Drury was hugely popular from the late 1950s through the 1970s, telling stories based on his many decades as a journalist and observer of American political life.
The writer’s first novel, “Advise & Consent,” won the Pulitzer Prize in 1959 and was one of the most popular books of its time (remaining on the New York Times bestseller list for two years and inspiring both a hit Broadway play and an Otto Preminger film). Drury wrote multiple sequels to that novel, following the characters (and the country) through times of great crises, internally and abroad.
Despite their popularity, the Drury novels all went out of print around the turn of the century.
Thanks to the late novelist’s two nephews, Kevin Killiany and Kenneth A. Killiany, Drury has returned on e-Book and in print from WordFire Press. So far, “Advise & Consent” and its immediate sequel “A Shade of Difference” are back, along with Drury’s 1983 Supreme Court novel, “Decision” and “Mark Coffin, U.S.S.,” the 1979 “Novel of Capitol Hill.”
I read all of the “Advise & Consent” books in the space of a few months when I was in college (a binge-read because I couldn’t get enough of Drury’s characters and his irresistible storytelling skills). Over the years, I moved on to other popular authors of the moment and lost track of what Drury was up to in his later novels.
Last week, I picked up “Mark Coffin, U.S.S.” for the first time and immediately felt the pull of Drury’s potent mix of drama, the mechanics of Washington political life, and his underrated ability to create a wide variety of characters (of both sexes and different political persuasions).
The novel follows a newly elected California senator who is just turning 30 and is filled with liberal idealism from his years at Stanford University. His election is an upset and Coffin’s voter turn-out helps to carry the presidential nominee of his party into the White House.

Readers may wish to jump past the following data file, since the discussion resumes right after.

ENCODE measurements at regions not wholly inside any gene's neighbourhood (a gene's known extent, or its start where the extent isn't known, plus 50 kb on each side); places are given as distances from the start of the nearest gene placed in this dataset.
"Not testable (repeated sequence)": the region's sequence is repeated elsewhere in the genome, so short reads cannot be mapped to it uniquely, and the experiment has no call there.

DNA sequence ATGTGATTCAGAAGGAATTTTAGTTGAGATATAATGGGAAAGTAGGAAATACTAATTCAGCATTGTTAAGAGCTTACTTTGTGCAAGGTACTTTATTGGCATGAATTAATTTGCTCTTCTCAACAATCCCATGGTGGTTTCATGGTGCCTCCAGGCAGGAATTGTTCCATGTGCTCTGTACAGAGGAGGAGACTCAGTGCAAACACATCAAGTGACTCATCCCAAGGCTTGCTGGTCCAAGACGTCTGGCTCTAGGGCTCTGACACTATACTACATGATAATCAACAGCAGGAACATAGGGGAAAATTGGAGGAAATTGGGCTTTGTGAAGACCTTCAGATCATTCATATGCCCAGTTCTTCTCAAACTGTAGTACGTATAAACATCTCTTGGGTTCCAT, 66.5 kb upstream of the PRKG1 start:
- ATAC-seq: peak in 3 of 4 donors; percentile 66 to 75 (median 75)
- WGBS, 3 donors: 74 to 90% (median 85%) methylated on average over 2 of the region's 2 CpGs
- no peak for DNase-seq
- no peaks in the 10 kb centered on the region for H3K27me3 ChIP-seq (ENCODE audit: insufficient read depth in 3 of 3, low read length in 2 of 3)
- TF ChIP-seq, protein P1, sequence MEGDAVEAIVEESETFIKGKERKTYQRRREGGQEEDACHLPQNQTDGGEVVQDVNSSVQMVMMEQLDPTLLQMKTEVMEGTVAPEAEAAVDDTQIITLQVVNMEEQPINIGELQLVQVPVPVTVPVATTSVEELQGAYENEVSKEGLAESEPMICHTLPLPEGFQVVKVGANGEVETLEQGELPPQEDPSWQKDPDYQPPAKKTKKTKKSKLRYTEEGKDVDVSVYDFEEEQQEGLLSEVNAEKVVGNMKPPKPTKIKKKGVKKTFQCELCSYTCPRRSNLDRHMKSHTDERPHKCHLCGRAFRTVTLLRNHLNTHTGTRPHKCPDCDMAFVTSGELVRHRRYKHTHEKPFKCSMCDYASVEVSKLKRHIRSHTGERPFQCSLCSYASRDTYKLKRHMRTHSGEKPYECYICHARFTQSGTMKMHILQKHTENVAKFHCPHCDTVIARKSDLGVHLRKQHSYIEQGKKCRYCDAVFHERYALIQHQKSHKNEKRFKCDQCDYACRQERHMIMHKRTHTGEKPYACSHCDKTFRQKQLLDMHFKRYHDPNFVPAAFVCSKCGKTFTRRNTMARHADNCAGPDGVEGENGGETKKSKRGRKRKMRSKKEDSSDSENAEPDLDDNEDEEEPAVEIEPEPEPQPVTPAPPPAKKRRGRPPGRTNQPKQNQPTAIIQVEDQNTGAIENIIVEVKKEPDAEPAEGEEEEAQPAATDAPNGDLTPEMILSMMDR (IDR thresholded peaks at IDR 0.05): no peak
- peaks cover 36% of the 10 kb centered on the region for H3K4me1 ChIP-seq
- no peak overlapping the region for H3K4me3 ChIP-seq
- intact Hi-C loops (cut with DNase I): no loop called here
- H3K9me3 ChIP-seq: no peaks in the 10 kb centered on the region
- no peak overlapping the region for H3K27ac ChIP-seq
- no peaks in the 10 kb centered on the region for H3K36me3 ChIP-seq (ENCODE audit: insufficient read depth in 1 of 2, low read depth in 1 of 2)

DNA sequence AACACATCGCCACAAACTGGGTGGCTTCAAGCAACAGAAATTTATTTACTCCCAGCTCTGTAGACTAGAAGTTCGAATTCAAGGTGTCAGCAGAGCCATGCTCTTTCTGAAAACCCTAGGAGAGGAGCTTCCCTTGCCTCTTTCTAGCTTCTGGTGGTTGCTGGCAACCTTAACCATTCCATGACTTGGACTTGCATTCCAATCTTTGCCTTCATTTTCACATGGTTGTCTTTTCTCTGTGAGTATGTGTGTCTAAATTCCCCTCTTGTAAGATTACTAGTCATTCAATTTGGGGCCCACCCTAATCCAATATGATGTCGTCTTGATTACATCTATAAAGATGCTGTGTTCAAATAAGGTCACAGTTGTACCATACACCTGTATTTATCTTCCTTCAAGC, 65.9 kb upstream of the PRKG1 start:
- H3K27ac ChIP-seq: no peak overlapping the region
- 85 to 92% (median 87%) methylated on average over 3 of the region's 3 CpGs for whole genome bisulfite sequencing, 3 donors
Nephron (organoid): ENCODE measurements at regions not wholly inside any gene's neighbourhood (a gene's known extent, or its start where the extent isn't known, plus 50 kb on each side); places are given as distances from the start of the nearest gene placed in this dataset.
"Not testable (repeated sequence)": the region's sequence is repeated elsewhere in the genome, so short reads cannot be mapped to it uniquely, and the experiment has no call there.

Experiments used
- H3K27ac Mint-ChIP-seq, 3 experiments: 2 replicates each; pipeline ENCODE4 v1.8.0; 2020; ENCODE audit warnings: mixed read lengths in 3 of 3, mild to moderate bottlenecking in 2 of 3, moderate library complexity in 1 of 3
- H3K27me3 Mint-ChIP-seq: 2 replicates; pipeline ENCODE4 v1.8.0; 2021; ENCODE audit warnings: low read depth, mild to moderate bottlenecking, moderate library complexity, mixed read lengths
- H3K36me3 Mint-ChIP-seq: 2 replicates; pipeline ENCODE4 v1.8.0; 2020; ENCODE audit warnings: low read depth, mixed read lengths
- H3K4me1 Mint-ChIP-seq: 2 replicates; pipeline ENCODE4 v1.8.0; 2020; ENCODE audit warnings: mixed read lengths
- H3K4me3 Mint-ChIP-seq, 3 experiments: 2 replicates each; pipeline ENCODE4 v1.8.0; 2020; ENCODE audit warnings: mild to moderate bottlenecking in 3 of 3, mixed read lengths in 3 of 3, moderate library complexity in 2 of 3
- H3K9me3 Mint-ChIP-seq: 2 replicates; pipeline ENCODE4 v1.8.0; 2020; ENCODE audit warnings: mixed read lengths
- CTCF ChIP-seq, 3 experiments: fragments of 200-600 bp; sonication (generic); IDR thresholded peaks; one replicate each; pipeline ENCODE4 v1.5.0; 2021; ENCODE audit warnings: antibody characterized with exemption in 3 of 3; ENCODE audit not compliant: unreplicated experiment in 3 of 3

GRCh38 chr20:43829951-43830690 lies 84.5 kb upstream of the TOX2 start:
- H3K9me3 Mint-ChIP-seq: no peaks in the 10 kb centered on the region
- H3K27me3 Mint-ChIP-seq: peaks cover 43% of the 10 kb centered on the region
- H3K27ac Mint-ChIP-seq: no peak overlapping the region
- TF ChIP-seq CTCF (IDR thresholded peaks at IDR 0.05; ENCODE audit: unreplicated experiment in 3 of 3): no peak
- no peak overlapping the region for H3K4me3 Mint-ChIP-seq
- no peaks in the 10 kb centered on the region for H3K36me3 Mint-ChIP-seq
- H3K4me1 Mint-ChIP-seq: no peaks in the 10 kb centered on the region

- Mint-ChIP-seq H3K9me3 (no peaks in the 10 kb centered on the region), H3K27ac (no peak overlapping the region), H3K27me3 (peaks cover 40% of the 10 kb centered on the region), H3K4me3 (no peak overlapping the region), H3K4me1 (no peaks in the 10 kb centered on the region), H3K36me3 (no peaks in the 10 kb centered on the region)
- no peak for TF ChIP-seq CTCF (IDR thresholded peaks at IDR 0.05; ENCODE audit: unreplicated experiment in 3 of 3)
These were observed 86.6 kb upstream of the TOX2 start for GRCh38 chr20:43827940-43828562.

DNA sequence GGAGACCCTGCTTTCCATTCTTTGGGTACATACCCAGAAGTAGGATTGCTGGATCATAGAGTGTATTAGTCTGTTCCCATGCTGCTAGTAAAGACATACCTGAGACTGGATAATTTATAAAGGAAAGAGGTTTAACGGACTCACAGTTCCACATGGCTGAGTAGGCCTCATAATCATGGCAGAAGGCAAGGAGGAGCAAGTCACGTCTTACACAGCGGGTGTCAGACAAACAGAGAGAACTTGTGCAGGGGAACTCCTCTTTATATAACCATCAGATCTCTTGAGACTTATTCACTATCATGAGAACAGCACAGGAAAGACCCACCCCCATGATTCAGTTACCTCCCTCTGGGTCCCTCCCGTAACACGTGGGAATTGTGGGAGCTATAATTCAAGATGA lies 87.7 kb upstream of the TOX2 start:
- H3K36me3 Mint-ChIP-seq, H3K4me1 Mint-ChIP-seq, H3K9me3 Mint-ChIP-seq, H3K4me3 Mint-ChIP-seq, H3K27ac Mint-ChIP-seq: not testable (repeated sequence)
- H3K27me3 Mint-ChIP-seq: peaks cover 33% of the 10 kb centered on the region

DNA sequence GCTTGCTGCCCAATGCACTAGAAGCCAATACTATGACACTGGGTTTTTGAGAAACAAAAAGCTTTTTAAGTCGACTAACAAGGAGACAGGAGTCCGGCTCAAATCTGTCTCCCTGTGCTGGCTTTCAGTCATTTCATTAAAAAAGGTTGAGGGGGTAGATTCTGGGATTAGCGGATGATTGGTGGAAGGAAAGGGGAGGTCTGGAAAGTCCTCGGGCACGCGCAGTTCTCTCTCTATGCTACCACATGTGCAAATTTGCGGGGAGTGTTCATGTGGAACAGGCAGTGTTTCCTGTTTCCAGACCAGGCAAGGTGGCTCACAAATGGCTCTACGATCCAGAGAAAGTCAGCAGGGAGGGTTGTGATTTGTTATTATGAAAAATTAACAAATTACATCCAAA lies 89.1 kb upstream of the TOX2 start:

In a narrative reminiscent of the great 1939 Frank Capra film “Mr. Smith Goes to Washington” we witness the young senator’s education in down-and-dirty Washington politics after he decides to oppose the new president’s nominee for Attorney General (a borderline racist from Orange County) and a huge defense spending bill sponsored by the powerful senator who happens to be Coffin’s father-in-law.
Drury is a marvelous off-stage narrator, commenting on the action, and telling us the things his characters won’t admit in public. Of the conflicted president and senator, he writes “Both, in short, had fought the same campaign that American candidates of whatever political leaning almost always fight: the great Middle-of-the-Road, All-Things-to-All-Men, All-Purpose campaign that American voters want. Only rarely did someone, a Goldwater, a McGovern, try anything really radical in either direction; defeat always resulted. In America the middle of the road was best, tried and proven in a hundred thousand campaigns from city council to the White House. The really dividing factors were the nature of the candidate, the voters’ understanding of him as a human being, and a slight gloss, either liberal or conservative, to suit the constituency.”
Drury is clear-eyed about the workings of Washington but never cynical. Like Capra, he is willing to look at the worst abuses of our system, but never suggests a revolutionary overhaul. In his eyes, decent men will eventually rise to the occasion no matter how hopeless a situation might seem.
Coffin goes through a terrible, largely trumped-up sex scandal — a plot point that gives the novel a timeless feel — but it doesn’t destroy the man, it educates him.